Who benefits from indirect prevention and treatment of depression using an online intervention for insomnia? Results from an individual-participant data meta-analysis

Publikation: Beiträge in ZeitschriftenZeitschriftenaufsätzeForschungbegutachtet


Major depressive disorder (MDD) is highly prevalent and burdensome for individuals and society. While there are psychological interventions able to prevent and treat MDD, uptake remains low. To overcome structural and attitudinal barriers, an indirect approach of using online insomnia interventions seems promising because insomnia is less stigmatized, predicts MDD onset, is often comorbid and can outlast MDD treatment. This individual-participant-data meta-analysis evaluated the potential of the online insomnia intervention GET.ON Recovery as an indirect treatment to reduce depressive symptom severity (DSS) and potential MDD onset across a range of participant characteristics.
Efficacy on depressive symptom outcomes was evaluated using multilevel regression models controlling for baseline severity. To identify potential effect moderators, clinical, sociodemographic, and work-related variables were investigated using univariable moderation and random-forest methodology before developing a multivariable decision tree.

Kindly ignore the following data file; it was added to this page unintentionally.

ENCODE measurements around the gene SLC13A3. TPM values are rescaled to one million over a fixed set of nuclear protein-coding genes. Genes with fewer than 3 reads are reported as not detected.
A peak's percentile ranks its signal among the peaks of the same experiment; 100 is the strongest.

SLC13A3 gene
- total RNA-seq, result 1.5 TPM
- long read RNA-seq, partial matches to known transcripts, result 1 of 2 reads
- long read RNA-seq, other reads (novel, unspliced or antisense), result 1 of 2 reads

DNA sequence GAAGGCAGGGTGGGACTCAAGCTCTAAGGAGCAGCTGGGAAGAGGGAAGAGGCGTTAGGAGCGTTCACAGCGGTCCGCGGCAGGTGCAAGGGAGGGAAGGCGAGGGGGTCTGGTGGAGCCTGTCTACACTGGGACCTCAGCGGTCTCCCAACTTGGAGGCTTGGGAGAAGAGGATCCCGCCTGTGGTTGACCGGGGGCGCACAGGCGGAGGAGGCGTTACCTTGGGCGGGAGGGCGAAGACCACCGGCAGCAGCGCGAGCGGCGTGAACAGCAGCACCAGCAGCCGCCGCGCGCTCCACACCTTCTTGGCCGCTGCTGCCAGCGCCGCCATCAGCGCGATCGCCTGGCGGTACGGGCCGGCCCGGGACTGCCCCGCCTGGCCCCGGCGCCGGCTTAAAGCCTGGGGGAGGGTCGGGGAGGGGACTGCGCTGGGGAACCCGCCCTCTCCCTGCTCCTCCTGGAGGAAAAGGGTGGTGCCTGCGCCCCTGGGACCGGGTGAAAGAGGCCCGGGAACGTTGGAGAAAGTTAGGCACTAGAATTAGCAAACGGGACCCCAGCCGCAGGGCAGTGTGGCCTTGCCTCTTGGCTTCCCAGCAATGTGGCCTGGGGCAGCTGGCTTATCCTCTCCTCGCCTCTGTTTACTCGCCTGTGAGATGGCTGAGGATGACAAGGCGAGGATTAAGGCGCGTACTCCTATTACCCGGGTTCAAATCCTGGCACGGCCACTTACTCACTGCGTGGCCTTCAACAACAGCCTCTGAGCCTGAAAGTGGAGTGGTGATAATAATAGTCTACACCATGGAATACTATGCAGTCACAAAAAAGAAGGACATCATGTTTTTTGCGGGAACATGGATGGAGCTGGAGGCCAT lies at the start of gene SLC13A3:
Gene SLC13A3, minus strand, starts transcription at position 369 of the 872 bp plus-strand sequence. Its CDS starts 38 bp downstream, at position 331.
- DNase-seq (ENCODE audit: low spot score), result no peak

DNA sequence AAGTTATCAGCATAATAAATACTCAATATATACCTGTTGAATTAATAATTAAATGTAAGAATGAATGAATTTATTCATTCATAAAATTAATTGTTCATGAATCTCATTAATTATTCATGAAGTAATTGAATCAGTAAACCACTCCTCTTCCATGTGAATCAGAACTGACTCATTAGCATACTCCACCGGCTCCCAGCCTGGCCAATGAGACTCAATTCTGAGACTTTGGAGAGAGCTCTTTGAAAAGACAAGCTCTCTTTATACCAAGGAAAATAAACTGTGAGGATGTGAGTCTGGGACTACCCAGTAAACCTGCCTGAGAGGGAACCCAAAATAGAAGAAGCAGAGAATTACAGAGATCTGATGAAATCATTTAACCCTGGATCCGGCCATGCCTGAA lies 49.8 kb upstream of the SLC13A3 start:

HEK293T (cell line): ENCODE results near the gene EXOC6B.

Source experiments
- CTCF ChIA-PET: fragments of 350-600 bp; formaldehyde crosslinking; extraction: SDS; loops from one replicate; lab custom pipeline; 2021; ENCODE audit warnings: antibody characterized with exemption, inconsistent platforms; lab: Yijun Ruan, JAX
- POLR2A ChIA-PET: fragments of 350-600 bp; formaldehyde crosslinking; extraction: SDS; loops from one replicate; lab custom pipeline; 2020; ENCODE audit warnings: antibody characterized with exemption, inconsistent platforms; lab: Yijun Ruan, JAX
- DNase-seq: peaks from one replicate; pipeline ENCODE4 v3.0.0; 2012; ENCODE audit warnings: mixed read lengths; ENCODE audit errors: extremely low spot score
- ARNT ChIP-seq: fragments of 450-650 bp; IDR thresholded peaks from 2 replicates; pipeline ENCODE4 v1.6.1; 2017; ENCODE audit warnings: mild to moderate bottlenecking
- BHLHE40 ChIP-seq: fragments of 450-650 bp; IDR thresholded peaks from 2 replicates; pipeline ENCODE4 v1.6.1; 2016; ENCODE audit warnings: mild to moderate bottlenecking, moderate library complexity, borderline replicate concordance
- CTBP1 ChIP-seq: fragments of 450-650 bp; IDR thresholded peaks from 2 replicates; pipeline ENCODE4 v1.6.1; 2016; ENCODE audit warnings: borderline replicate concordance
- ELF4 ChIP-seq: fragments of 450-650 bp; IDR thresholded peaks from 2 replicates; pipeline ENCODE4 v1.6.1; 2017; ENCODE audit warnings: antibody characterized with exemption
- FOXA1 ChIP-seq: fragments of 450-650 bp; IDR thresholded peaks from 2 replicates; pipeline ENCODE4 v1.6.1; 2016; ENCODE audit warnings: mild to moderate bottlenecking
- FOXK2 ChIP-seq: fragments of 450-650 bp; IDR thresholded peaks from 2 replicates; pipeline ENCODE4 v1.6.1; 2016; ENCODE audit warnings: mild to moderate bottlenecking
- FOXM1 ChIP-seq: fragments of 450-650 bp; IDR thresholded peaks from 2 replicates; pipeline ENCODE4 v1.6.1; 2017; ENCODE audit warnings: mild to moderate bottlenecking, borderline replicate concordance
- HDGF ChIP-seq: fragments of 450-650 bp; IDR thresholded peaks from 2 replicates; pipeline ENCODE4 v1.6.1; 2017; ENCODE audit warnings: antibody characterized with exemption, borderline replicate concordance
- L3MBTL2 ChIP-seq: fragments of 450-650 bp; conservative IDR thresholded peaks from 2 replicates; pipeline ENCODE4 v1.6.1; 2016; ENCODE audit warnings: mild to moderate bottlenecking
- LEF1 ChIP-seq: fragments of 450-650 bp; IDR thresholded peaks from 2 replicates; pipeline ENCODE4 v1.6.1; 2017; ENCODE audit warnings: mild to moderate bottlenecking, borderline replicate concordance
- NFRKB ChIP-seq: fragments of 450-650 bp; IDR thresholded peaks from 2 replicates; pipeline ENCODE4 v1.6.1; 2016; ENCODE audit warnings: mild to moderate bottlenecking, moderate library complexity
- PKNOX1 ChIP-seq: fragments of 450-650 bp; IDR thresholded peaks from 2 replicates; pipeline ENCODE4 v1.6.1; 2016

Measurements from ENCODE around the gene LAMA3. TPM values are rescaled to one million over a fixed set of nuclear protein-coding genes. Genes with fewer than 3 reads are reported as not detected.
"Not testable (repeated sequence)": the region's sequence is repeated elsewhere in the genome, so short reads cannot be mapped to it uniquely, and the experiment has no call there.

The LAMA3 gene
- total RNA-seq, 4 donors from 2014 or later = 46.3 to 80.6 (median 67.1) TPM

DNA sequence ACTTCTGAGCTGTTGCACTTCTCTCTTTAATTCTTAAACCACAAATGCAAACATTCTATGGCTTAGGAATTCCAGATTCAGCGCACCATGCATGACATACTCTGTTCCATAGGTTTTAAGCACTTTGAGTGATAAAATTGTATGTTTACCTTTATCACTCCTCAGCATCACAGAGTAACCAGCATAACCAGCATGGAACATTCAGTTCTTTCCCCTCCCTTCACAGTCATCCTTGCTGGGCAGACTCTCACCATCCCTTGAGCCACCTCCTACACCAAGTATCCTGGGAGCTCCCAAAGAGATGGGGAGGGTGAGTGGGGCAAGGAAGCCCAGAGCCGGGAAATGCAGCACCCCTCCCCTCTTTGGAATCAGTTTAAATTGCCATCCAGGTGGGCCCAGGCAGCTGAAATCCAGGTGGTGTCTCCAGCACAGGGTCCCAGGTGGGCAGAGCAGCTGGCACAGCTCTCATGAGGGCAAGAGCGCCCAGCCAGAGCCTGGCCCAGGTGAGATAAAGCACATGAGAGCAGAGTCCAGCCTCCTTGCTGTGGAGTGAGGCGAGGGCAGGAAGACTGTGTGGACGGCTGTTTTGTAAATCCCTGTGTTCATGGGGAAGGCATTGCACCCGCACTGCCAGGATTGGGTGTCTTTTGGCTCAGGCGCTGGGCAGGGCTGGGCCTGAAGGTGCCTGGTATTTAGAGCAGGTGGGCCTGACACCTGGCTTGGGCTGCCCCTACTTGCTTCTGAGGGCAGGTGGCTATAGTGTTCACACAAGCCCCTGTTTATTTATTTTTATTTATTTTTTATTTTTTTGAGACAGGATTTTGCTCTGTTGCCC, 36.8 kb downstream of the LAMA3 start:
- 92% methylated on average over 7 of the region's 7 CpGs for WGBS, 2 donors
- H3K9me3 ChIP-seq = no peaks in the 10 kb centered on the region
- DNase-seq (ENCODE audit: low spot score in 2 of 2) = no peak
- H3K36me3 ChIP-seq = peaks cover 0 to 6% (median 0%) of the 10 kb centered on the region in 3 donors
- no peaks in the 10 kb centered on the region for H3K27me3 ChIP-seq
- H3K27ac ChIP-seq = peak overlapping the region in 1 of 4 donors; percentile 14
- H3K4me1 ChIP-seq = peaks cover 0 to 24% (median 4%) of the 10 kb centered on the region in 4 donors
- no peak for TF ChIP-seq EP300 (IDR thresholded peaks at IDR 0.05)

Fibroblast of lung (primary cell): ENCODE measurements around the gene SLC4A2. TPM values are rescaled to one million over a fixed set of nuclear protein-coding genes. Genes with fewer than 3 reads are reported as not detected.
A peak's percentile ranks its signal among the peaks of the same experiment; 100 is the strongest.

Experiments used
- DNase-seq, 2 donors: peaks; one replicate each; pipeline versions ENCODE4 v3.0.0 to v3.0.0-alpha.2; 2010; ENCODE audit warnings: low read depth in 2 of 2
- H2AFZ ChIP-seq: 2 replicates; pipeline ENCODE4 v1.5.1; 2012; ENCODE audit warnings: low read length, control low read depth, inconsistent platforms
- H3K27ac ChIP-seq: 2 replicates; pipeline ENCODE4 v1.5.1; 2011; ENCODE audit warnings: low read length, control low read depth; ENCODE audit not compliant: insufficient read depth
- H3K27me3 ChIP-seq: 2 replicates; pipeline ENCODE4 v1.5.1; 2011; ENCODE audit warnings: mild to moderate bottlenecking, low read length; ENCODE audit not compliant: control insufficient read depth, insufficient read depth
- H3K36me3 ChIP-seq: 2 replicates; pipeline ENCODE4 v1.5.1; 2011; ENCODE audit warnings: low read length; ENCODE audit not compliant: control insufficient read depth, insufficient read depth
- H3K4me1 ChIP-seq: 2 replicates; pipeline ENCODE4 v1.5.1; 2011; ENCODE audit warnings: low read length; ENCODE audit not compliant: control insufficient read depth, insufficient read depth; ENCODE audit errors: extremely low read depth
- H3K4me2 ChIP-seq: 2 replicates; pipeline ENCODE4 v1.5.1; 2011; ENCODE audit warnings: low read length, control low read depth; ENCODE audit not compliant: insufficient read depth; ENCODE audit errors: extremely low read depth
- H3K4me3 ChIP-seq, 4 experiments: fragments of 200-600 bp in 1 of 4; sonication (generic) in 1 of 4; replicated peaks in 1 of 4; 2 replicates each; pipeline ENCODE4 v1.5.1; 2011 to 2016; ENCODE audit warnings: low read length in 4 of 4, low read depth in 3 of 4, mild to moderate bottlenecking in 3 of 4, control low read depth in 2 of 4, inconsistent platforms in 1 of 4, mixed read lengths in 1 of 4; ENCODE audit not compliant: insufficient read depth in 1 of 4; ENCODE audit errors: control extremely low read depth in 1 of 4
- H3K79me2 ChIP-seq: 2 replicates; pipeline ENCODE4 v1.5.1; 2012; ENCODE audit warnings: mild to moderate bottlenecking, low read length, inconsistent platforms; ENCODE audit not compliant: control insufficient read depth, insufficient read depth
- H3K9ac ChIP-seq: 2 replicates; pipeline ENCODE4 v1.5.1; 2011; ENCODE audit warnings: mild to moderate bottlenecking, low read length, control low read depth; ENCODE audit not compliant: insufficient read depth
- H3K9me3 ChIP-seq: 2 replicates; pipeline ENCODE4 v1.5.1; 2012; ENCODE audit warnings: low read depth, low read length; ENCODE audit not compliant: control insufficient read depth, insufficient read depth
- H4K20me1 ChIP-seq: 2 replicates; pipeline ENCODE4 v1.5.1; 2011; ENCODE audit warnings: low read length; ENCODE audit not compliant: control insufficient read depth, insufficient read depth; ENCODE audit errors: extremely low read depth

IPD were obtained from four of seven eligible studies (N = 561); concentrating on workers with high work-stress. DSS was significantly lower in the intervention group both at post-assessment (d = −0.71 [95% CI−0.92 to −0.51]) and at follow-up (d = −0.84 [95% CI −1.11 to −0.57]). In the subsample (n = 121) without potential MDD at baseline, there were no significant group differences in onset of potential MDD. Moderation analyses revealed that effects on DSS differed significantly across baseline severity groups with effect sizes between d = −0.48 and −0.87 (post) and d = − 0.66 to −0.99 (follow-up), while no other sociodemographic, clinical, or work-related characteristics were significant moderators.
An online insomnia intervention is a promising approach to effectively reduce DSS in a preventive and treatment setting.
ZeitschriftPsychological Medicine
PublikationsstatusErschienen - 12.03.2024

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